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Muses invited to advise Prestongrange Heritage Museum: February 24th @ 7pm or email

Will David Spence's Dream Now at last Come to Life?

ELC Cabinet Member for Wellbeing, Ruth Currie, and Museum staff led by Sarah Cowie have invited 'the community' to speak up and out with their views on the future of the Heritage Museum at Prestongrange. The invitation is for:


and/ or by email to Sarah Cowie @

The Museum has of course a long history since the pit closed and the last Area Manager David Spence made his bold attempt to create the Scottish National Mining Museum on site. But as local government was reorganised in the last quarter of the 20th century that role went to Newtongrange with a 50m budget. Since then, many a 'big' idea has been floated for Prestongrange but all without success - so far. Meanwhile the local museum staffs have honourably continued to tell the industrial history of our community to approaching 10,000 visitors each year. An excellent audiotour narrated by John Bellany is available. Additionally the site has been used for 'unrelated' heritage gatherings such as 3Harbours and multiculturalism. Exhibitions are regularly staged in the old Power House such as the recent displays on slavery.

But inevitably over the past 40+ years since the pit and finally the brickworks closed, the heritage assets have deteriorated. The Steamies have for several years been unable to let off steam to the enjoyment of weekend gongoozlers; the Beam Engine which made coal mining truly feasible from the late 19th century no longer captures the imagination; artefacts lie scattered around; the brickworks is fenced off ...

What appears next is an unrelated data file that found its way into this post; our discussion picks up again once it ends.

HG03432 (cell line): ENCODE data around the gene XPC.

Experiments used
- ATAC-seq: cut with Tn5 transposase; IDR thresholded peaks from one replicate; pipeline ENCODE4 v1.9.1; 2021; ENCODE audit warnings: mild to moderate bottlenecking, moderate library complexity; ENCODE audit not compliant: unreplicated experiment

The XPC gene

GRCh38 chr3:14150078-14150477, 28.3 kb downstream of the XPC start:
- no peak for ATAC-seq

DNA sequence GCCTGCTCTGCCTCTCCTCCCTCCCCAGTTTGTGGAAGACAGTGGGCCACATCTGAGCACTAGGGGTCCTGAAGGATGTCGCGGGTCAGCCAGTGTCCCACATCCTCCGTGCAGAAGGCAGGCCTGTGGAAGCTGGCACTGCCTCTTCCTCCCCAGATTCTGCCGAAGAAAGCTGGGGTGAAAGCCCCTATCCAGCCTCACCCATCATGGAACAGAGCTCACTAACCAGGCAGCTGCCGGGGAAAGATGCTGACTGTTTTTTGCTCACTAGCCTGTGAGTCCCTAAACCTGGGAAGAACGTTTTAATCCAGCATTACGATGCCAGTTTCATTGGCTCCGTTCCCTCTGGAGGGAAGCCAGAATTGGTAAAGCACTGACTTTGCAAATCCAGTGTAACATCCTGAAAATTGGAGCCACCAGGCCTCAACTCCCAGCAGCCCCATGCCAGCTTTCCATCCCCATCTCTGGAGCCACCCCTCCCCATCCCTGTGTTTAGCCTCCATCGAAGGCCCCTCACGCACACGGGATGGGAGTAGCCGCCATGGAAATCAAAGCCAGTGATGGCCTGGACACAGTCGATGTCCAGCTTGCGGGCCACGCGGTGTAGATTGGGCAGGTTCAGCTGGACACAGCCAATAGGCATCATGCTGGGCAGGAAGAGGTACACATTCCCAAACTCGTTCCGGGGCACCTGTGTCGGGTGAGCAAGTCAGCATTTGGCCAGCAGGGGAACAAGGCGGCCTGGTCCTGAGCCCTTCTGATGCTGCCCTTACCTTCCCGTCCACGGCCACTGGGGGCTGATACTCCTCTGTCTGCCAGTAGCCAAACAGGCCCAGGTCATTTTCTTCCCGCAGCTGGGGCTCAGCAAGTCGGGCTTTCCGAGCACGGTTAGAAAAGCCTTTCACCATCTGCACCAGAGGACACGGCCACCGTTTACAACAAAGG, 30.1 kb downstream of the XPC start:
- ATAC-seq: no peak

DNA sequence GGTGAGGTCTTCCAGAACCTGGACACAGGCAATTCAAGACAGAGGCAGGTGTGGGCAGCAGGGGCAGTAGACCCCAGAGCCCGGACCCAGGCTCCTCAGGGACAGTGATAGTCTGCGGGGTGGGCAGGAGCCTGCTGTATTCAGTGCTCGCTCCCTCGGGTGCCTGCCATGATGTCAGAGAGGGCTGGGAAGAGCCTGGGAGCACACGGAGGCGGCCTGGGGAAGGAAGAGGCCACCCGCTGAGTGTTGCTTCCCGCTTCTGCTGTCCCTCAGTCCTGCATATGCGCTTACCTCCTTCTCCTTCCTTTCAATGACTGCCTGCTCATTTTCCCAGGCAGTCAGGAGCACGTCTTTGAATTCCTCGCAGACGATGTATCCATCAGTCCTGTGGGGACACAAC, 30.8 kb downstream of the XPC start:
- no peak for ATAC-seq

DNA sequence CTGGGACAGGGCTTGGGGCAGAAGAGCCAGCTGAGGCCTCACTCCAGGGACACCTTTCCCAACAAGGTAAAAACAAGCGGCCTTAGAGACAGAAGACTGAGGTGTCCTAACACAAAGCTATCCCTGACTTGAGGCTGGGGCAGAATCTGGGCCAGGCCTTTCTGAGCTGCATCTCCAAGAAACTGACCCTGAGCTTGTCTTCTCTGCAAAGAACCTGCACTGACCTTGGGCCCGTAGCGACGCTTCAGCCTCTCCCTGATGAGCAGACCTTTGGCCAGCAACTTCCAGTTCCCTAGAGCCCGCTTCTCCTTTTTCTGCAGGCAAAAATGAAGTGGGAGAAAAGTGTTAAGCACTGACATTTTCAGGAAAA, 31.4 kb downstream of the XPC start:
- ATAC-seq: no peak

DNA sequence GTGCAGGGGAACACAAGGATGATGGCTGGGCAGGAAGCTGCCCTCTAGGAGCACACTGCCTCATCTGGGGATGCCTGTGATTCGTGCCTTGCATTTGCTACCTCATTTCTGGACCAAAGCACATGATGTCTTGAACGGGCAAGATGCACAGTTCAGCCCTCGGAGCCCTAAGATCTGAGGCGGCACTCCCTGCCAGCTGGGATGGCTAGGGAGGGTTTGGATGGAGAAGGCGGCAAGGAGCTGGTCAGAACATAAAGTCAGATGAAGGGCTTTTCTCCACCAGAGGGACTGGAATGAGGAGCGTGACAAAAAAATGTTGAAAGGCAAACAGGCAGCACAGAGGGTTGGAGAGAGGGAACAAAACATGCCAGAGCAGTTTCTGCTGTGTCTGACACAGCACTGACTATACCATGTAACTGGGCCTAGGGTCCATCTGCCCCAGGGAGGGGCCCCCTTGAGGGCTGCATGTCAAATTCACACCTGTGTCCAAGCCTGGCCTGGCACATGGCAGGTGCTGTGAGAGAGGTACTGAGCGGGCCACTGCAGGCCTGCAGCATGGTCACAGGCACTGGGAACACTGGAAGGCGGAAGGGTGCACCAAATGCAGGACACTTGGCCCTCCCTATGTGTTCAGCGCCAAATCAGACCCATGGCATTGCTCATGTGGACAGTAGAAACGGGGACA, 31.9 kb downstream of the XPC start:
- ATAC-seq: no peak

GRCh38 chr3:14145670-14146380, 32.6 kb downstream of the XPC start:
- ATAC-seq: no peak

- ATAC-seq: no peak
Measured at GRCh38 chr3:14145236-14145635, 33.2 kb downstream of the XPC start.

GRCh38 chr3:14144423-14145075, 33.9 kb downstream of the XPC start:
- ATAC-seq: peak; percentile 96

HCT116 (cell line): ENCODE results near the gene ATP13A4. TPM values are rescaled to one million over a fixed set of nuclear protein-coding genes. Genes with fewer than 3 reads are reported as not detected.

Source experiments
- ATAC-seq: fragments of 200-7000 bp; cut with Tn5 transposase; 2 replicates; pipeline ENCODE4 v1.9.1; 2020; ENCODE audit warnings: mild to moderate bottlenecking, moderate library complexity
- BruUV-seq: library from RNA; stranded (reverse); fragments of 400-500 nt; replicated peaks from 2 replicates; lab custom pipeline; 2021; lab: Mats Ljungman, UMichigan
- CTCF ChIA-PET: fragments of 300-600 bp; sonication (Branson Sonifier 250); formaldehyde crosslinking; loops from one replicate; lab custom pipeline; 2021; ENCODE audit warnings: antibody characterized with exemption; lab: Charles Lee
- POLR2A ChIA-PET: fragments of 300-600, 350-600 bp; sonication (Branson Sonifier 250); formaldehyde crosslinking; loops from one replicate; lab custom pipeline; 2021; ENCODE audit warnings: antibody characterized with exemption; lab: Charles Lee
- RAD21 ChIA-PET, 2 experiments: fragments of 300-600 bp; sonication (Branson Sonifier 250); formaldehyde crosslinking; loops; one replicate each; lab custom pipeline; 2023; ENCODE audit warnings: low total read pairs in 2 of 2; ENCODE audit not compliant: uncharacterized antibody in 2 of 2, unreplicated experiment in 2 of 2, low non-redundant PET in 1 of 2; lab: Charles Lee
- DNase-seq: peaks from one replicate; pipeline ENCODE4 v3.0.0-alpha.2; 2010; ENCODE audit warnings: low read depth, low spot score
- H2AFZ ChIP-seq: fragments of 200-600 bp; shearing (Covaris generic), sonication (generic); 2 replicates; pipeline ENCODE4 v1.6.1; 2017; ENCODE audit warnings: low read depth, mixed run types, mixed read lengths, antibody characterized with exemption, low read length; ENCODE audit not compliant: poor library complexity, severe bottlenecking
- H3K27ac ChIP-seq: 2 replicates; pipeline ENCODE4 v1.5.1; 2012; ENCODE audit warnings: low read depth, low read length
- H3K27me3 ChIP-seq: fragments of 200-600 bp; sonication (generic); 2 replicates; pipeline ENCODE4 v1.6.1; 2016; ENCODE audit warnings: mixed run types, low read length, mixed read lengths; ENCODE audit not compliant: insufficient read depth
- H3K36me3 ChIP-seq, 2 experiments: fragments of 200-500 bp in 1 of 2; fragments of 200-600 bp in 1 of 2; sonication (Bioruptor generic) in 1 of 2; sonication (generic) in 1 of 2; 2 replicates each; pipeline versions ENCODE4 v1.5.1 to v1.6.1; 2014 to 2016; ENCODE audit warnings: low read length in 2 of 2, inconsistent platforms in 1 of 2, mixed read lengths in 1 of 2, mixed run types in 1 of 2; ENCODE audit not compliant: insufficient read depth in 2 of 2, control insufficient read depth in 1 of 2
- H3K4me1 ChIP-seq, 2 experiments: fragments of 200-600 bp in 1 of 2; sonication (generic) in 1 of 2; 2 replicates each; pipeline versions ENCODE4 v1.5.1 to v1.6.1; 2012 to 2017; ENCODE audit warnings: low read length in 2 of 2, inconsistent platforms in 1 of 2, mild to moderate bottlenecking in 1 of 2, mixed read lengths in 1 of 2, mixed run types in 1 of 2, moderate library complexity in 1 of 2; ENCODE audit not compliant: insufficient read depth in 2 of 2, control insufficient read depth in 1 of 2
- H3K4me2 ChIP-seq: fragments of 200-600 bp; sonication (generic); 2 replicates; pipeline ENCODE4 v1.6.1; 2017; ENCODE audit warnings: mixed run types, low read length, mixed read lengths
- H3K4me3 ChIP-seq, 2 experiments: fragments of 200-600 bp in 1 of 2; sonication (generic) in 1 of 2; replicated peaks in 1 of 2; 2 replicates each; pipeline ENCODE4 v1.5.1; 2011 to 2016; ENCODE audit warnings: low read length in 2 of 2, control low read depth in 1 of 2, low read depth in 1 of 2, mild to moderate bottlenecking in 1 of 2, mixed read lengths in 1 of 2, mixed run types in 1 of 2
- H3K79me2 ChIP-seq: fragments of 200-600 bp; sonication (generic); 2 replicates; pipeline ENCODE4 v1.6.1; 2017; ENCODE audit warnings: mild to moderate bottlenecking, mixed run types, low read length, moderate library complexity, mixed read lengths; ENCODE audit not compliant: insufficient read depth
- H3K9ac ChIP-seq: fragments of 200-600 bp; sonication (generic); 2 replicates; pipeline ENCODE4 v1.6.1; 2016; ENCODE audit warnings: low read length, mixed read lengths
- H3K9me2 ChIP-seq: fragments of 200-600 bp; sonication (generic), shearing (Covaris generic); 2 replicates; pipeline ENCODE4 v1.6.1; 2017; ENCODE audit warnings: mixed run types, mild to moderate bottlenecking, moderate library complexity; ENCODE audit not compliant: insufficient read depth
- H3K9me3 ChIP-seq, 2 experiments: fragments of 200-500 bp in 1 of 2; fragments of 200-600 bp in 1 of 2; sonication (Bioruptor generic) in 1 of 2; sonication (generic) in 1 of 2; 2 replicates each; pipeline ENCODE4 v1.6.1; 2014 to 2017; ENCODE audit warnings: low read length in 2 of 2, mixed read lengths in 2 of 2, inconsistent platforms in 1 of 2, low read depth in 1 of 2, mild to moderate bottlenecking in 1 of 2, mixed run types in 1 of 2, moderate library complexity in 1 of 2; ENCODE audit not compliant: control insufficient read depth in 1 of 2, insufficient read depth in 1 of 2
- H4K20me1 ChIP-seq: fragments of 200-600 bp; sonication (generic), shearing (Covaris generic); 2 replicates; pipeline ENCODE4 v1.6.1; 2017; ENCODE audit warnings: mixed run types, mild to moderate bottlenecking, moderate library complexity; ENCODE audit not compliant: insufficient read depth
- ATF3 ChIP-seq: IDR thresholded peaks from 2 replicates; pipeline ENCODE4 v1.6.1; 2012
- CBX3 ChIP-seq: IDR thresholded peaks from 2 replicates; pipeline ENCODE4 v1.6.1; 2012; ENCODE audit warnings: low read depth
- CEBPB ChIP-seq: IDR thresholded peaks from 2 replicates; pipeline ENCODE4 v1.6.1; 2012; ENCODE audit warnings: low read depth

Is it now time to think BIG again?

Certainly the Battle of Prestonpans 1745 Heritage Trust is keen that the Heritage Museum should think big again. It wants to build its new circular pavilion to accomodate the 104 metre Tapestry and to restore the old Miners' BathHouse for use as a Living History Centre - as well as interpreting there the original purposes of the BathHouse itself.

The Battle Trust's Petition to Holyrood in December 2010 brought forth an encouraging response from Historic Scotland indicating they would be willing to look seriously at how the Listed structures at the Museum can also be restored.

What beckons, according to Max Gaunt of highly respected RGA Consultants' in his 'Potential Visitors Study', is the possibility that an exciting Heritage Museum at Prestongrange could readily become a day-visitor destination for upwards of 100,000 each year if executed to world class standards. The Tapestry alone has already shown its ability to attract thousands each time it is exhibited.

Friends Groups Required ...

Is it not possible to encourage groups from within the community to take 'ownership' of key elements of our community's 1000 year history and seek 'living history' activities at Prestongrange? There are regular proposals from pottery groups; Newbattle Abbey has stimulated interest in salt making which Preston Lodge has joined in with the Arts Festival; Fowler's Ales have been brewed again since 2004; the Steamies have been a long running group; surely water engineers can be found who 'care' about the beam engine; and there must be brickies aplenty who'd love to see batch production of bricks again. And that's before anyone sets to work farming oysters anew.

There's so very much in all this to involve our young with too - the generation that is often accused of believing milk comes from the Co-op not cows.

Every community needs a sense of place or it ceases to be a community

So, whilst talk of social uses, gatherings and walking, are wholly appropriate, the future must surely be to honour our heritage and learn from it. That's something far more ambitious. Much if not all the research and understanding of our heritage needed is already to hand. Prestonpans was a mightily significant player in the nation's industrial revolution. What is required now is a stage on which to present that history and to share it with 100,000 visitors and more every year.

click to enlarge press cutting

Published Date: February 17th 2011

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